The stories we tell in our progress towards a Smart Nation are crucial to its success
Stories are powerful things.
They move people, shape perceptions and change behaviours.
That is why in this digital age, it matters what story is told about technology and its impact on society.
Several stories emerged yesterday when Parliament scrutinised the budgets of the Ministry of Finance and the Ministry of Communications and Information (MCI). The first takes charge of the digitalisation of government services, and the second, of the push to build a Smart Nation.
The story that Workers' Party MP Pritam Singh (Aljunied GRC) highlighted was of older Singaporeans who risk being cut off when the 2G mobile phone network is made obsolete. He called for a rebate to help affected seniors cope with the increased costs of upgrading to the 3G network.
Two other MPs, Ms Sun Xueling (Pasir Ris-Punggol GRC) and Dr Tan Wu Meng (Jurong GRC) also worried that older and poorer Singaporeans would find it difficult to access government services which are increasingly moving online.
They were right to highlight such digital divides, which, if unaddressed, can result in further marginalisation of vulnerable groups even as the rest of society gains from new technologies.
Yet another story that has emerged is of foreigners dominating infocomm technology (ICT) jobs to the extent that Changi Business Park - which houses back-office functions, including IT data centres and support units - has been dubbed "Changalore" for its higher-than-average foreign workforce.
In making this point, Mr Zaqy Mohamad (Chua Chu Kang GRC) said the Government needs a clear strategy "to maximise our local talent pool who are keen to develop a career in ICT".
That means helping them to specialise and get certified in new fields, as well as equipping them with soft skills in areas such as leadership and business management, so they can differentiate themselves from workers in low-cost countries.
At the top-end, Mr Zaqy added, "it is also important that we produce ICT and business leaders who can compete on the international stage, given competition from other tech powerhouses in Asia such as Korea, China, India and Japan".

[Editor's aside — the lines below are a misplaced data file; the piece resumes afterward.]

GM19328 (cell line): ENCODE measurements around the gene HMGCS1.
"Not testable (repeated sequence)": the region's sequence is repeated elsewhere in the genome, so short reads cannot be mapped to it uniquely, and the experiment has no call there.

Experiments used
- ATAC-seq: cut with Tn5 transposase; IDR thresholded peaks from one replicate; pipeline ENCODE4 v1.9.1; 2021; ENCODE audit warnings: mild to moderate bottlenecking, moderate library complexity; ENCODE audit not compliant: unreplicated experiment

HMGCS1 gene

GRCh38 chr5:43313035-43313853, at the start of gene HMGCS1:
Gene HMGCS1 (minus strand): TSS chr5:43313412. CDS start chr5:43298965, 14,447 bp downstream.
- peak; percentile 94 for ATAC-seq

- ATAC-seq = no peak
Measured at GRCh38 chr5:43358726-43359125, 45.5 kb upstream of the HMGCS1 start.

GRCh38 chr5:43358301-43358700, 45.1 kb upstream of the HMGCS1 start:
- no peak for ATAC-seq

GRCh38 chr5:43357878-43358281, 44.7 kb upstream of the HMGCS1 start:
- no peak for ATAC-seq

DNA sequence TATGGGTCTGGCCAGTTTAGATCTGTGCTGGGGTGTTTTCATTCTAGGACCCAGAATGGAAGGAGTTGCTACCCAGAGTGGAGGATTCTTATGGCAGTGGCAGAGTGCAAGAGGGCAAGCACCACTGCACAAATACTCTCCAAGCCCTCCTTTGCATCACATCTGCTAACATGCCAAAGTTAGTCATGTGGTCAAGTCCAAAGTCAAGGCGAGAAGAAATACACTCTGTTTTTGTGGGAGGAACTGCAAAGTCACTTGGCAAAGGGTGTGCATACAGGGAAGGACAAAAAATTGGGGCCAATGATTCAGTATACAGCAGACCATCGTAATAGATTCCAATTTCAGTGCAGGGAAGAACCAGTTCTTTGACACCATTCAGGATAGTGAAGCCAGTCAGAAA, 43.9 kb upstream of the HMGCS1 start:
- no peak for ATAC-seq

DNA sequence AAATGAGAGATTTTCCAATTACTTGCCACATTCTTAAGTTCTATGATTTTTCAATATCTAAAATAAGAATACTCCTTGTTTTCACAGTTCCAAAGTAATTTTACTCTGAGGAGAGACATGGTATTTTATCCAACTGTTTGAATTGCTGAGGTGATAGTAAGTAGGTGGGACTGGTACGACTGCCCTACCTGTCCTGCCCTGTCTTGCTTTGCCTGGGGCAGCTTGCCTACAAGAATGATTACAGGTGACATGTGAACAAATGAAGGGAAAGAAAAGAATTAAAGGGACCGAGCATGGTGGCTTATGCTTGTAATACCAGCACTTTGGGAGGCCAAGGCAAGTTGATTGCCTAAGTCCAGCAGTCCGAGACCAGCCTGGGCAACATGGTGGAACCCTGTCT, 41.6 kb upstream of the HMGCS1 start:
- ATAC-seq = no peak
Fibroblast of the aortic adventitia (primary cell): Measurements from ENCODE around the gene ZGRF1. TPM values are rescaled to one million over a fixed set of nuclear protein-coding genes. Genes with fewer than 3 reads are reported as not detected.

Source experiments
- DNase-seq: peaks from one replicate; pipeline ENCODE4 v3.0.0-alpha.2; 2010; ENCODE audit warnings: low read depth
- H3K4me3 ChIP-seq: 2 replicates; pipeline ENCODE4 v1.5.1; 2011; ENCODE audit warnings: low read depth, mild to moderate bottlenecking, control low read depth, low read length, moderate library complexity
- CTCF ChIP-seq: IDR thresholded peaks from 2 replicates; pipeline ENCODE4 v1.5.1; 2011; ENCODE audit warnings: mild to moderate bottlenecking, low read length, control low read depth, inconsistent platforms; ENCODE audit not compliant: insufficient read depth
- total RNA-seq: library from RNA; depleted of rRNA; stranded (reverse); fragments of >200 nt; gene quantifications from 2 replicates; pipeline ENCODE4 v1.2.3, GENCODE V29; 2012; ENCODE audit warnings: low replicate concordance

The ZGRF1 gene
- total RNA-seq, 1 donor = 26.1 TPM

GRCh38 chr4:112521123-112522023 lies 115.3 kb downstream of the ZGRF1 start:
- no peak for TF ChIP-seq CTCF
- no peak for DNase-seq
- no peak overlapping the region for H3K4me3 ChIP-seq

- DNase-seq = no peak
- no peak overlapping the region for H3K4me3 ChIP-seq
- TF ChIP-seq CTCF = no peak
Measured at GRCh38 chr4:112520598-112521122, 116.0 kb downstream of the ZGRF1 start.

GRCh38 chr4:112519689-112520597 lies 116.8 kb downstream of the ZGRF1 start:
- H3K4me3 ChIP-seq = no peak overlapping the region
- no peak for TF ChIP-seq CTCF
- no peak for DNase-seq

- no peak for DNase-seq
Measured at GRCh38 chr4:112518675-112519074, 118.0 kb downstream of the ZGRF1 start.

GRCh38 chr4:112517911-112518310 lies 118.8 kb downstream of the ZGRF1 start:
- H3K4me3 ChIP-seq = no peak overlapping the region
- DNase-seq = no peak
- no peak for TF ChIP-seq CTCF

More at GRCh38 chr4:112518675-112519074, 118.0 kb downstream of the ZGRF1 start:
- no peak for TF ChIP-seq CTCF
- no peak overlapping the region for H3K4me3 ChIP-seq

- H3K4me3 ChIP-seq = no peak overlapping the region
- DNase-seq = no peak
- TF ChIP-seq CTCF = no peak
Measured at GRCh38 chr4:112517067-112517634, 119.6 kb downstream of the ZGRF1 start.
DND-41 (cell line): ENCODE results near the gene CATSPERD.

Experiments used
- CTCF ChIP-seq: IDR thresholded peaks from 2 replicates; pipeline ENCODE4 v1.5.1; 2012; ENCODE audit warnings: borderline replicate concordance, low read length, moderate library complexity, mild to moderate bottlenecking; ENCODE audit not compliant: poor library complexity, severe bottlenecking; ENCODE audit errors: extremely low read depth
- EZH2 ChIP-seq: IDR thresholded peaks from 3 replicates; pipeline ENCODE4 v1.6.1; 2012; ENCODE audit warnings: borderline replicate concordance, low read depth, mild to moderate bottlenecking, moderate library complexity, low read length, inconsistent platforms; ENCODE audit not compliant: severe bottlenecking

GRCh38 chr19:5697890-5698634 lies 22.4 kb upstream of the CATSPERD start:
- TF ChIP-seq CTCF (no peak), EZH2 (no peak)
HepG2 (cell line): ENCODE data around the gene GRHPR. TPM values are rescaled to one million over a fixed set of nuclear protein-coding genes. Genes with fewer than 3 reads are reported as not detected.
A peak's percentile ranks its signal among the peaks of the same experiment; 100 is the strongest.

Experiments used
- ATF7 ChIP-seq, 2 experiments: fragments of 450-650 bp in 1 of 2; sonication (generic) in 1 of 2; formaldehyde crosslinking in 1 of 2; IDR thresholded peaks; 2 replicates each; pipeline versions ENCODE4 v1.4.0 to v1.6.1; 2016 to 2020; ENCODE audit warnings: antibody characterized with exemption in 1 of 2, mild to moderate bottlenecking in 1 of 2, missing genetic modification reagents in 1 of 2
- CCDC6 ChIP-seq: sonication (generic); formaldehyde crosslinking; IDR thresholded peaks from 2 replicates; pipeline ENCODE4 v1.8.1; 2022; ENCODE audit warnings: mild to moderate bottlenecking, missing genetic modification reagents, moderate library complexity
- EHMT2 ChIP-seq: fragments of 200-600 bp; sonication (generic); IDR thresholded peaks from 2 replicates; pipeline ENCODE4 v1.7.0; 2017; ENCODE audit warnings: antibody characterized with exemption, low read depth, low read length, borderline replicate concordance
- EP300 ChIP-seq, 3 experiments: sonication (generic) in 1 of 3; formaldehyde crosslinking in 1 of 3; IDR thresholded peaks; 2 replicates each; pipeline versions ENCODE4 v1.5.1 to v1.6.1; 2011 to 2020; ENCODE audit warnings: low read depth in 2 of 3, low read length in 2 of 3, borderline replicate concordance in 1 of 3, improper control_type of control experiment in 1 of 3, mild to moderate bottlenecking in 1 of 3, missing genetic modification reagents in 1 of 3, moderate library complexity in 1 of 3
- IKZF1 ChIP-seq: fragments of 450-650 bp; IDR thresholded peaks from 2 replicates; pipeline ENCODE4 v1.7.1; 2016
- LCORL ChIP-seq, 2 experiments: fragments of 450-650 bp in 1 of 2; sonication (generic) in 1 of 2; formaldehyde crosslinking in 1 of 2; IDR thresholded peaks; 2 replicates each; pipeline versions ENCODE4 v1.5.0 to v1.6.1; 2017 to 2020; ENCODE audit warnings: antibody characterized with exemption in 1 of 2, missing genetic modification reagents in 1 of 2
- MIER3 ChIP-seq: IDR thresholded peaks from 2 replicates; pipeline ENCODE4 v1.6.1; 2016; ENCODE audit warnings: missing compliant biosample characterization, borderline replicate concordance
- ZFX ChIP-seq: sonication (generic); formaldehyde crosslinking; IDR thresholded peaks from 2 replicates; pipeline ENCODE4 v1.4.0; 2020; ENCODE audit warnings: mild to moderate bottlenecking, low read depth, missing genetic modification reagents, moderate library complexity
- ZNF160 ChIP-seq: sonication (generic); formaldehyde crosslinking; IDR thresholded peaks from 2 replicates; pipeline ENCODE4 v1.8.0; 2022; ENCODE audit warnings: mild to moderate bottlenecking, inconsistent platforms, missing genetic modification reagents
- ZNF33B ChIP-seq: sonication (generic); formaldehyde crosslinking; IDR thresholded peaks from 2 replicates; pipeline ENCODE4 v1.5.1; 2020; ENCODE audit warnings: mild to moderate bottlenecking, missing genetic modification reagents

In his reply, Minister of State (MCI) Janil Puthucheary acknowledged that many do, in fact, view technology developments with anxiety. They ask: "Will a machine take over my work? Will social media divide society? Will I be left behind as technology progresses? Is cyberspace safe?"
"We cannot ignore such concerns," he said. "We cannot pretend that as a small, open country, we can shield ourselves from these forces. The only way ahead is to prepare for the threats and opportunities, and try to be the disruptor rather than the disrupted."
He then went on to tell several stories of Singaporeans doing just that, learning to master technology rather than being mastered by it.
One such story was of a "multi-generational" boot camp held in Punggol East, where a group of 10-year-olds taught seniors how to go online to stream videos and do Internet banking. What's more, "they were doing so in a mixture of English, Malay, Mandarin and Hokkien. It was really a very interesting experience", he said.
Technology, in this case, created not a gulf but a bridge between generations.
Another story was of start-up space BASH (for Build Amazing Start-up Here), which has, in its first year of operation, built 65 start-ups. That is thanks to the help of experienced entrepreneurs like Tan Teik Guan, who have stepped forward to mentor the next generation of entrepreneurs.
Stories are also essential to the digital age in the area of content creation. In digital media, for instance, nothing beats a top-notch script, said Mr Darryl David (Ang Mo Kio GRC). And at the heart of such scripts is an engaging, well-told story, he added.
Besides masterclasses in scriptwriting and game narratives, MCI is also tapping an old resource to spur learning, creativity and innovation. That resource is none other than books.
It will launch a National Reading Movement with a two-month campaign in June and July to get people to Read More, Read Widely and Read Together.
Here, too, is a way to tap the power of stories to help people embrace the future, in a time of rapid change.
As Minister for Communications and Information Yaacob Ibrahim observed in his final speech of the debate: "Countries are grappling with the need to be future-ready, in a landscape of ever-changing demands, values and technologies which are set to disrupt the paradigm in which we have been used to operating.
"The push to become Smart - that is, connected, knowledgeable and engaged - is a global endeavour that our country is very much a part of."
And good stories are indispensable to this effort.
A version of this article appeared in the print edition of The Straits Times on April 12, 2016, with the headline 'Making sure technology tale has a happy ending'. Print Edition | Subscribe
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